Council members welcome recent progress in the preparations for elections and the launch of a national dialogue, but there are still concerns about the potential for further delays. At press time, it seemed that a press statement focusing on the political situation was being considered as a possible outcome.
Views differ on the way forward for the mission. While the UK believes the mandate should focus strictly on security and favours an accelerated drawdown (it would have preferred, for example, that the mission stop doing quick-impact projects altogether), other members, such as Argentina and Chile, argue that the balance between security and development tasks must be maintained and that Haiti still needs a multidimensional peacekeeping mission.
With regard to the Secretary-General’s expected options for the future reconfiguration of MINUSTAH it seems unlikely that Council members will engage in a very substantive discussion of these at this stage. It is possible, however, that the options will provide further arguments to those in favour of an accelerated drawdown. Furthermore, recent demands for additional peacekeeping resources in other situations such as South Sudan and potentially in the Central African Republic may create additional pressure for MINUSTAH to downsize.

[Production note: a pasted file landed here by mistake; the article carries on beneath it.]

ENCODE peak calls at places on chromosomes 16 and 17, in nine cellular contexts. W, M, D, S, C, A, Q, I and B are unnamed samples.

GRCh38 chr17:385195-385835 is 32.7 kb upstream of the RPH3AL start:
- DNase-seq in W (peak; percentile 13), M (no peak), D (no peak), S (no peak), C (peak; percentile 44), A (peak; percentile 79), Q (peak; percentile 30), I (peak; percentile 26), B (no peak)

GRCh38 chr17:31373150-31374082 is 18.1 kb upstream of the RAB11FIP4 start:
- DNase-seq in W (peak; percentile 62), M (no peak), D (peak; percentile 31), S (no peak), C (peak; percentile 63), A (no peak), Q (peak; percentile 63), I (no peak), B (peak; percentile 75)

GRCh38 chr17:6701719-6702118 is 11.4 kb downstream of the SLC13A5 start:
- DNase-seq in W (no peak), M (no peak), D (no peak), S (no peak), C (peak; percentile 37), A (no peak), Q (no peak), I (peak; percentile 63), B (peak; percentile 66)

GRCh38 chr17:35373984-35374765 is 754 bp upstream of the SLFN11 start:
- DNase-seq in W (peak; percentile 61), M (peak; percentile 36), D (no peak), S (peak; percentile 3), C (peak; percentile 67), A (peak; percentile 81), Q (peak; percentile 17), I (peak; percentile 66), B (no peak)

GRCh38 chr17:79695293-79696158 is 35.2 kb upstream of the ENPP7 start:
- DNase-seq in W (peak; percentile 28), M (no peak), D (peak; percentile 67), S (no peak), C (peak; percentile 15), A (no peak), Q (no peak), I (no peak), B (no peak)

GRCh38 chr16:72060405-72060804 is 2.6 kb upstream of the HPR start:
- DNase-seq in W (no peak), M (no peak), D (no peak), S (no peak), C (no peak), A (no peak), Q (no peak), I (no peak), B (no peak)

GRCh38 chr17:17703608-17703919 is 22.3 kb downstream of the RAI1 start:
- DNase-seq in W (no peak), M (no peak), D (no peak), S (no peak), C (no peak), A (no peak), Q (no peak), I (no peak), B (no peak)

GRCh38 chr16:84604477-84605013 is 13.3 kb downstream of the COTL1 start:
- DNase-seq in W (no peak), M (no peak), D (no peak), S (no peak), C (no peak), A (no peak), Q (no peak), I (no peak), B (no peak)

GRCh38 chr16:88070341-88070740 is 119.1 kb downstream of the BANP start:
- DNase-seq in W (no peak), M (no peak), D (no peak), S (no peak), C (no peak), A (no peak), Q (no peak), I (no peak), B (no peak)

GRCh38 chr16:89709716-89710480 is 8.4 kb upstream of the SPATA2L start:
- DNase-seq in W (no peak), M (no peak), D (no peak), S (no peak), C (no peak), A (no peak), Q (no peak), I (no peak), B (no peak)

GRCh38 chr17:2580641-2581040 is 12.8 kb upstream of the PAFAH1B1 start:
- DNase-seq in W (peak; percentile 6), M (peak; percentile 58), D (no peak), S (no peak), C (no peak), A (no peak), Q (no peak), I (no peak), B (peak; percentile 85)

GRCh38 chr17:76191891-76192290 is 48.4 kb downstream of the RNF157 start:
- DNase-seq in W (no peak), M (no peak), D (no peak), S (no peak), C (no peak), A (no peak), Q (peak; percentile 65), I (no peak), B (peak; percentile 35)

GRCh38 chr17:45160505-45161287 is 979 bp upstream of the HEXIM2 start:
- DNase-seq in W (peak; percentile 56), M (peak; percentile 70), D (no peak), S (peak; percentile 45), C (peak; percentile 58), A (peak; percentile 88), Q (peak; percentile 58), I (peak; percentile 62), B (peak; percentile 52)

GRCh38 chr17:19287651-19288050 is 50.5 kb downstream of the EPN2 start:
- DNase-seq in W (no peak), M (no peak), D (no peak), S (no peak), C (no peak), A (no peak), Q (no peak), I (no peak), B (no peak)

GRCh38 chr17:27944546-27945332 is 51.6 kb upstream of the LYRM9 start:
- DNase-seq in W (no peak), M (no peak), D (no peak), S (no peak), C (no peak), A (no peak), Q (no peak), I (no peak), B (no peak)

While the US is the penholder on Haiti, the Group of Friends of Haiti plays an influential role. (Current members are Argentina, Brazil, Canada, Chile, Colombia, France, Guatemala, Peru, the US and Uruguay, which is the chair.)
UN Documents on Haiti
|Security Council Resolution|
|10 October 2013 S/RES/2119||This resolution renewed MINUSTAH’s mandate until 15 October 2014.|
|Security Council Press Statement|
|28 January 2013 SC/10901||This press statement called for the holding of elections by the end of 2013.|
|19 August 2013 S/2013/493||This was the latest MINUSTAH report.|
|Security Council Meeting Records|
|10 October 2013 S/PV.7040||This was the adoption of resolution 2119 with the UK’s explanation of vote.|
|28 August 2013 S/PV.7024||was the most recent Council debate on Haiti.|